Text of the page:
However, given that the 76ers also started last season by losing their first 17 games, but finished with 18 wins on the year, there certainly could be time for the team to achieve respectability.

In comparing the 1972-73 76ers with the current team, the most striking difference is in the experience level of the team members. In addition to Greer, who was in his 14th season, the squad included three other players with 10 years of professional experience and only one rookie. Read the rest of this entry →

Commemorating Steph Curry’s Great 14-15 Season 1

Posted on October 28, 2015 by Jeremy Biberdorf
Steph Curry moved to elite status during the 2014-2015 season.

Steph Curry moved to elite status during the 2014-2015 season.

The National Basketball Association is a league of slow changes. The rules don’t change much over time. The way we view the game evolve slowly. And the style of play follows this same pattern. Most players play the game with a usual amount of skill. It’s better than people in the general population, of course, but when you put all these great players in a room together, individual excellence cancels out. A player has to be truly remarkable to rise above the pack. These are the players that bring sudden change to the game. Steph Curry is one such player.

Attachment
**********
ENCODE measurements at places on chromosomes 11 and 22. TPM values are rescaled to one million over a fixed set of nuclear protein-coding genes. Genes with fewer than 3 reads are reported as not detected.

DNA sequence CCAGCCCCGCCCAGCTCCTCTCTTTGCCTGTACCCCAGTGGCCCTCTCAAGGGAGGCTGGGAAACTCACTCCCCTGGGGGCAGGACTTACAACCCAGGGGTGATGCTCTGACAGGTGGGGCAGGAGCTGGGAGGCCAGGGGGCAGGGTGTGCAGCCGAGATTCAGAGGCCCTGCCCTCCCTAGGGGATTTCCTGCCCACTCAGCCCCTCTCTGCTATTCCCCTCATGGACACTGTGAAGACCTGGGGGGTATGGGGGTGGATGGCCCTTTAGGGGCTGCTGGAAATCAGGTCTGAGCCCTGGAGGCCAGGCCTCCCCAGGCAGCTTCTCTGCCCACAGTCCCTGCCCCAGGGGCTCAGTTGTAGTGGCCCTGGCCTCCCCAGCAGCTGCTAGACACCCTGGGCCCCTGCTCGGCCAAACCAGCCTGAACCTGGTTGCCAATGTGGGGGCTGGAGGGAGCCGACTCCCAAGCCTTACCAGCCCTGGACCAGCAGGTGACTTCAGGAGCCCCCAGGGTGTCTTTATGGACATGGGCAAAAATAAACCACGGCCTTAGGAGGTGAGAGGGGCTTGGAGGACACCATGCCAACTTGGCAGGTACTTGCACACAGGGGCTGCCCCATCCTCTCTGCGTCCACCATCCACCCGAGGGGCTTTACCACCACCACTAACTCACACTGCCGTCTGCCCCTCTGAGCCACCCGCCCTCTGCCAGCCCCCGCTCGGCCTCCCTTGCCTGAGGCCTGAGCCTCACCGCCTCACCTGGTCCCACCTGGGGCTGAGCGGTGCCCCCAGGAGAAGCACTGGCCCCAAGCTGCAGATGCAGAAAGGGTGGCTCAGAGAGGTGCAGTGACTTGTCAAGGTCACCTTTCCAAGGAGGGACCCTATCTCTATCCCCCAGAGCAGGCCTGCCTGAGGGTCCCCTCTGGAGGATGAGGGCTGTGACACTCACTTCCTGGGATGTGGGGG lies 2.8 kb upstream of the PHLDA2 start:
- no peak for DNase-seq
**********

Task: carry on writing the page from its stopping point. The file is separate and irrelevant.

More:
Having led his team, the Golden State Warriors, to the 2015 NBA championship, Curry went from almost obscure to one of the most recognizable players in the league. This is an athlete who used to be called too short, not strong enough to hack it in the National Basketball Association. Proving those naysayers wrong took a lot of effort and personal growth. But the world took notice all at once, watching Curry sink effortless three pointers, make deft jump shots from all around the court, and achieve defensive play the envy of almost anyone else in the league. It all amounted to 29 points per game in the post season.